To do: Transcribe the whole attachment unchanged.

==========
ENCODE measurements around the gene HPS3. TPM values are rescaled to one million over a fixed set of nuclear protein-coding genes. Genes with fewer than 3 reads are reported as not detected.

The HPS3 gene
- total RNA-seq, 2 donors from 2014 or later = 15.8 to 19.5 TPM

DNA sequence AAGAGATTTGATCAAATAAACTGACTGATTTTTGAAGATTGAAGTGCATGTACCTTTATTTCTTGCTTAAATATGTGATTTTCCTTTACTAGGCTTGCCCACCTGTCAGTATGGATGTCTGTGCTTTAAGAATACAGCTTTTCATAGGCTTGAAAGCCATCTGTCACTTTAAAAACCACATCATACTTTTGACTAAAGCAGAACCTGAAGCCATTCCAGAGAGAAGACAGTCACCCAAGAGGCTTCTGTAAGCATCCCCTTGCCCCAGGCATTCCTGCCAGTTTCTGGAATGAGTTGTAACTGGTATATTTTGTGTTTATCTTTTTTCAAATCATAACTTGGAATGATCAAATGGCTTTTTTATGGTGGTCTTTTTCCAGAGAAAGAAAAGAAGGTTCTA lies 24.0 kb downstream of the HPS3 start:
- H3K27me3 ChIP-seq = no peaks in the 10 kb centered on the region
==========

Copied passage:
ENCODE measurements around the gene HPS3. TPM values are rescaled to one million over a fixed set of nuclear protein-coding genes. Genes with fewer than 3 reads are reported as not detected.

The HPS3 gene
- total RNA-seq, 2 donors from 2014 or later = 15.8 to 19.5 TPM

DNA sequence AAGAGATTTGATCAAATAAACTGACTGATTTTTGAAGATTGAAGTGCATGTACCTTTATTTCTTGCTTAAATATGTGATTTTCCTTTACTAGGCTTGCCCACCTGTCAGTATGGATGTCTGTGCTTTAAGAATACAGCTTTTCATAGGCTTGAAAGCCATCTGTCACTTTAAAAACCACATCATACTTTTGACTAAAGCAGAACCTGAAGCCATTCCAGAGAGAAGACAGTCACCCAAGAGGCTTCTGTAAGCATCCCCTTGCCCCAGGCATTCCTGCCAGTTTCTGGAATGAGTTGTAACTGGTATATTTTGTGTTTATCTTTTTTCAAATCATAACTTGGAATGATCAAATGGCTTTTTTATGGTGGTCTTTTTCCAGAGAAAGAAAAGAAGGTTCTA lies 24.0 kb downstream of the HPS3 start:
- H3K27me3 ChIP-seq = no peaks in the 10 kb centered on the region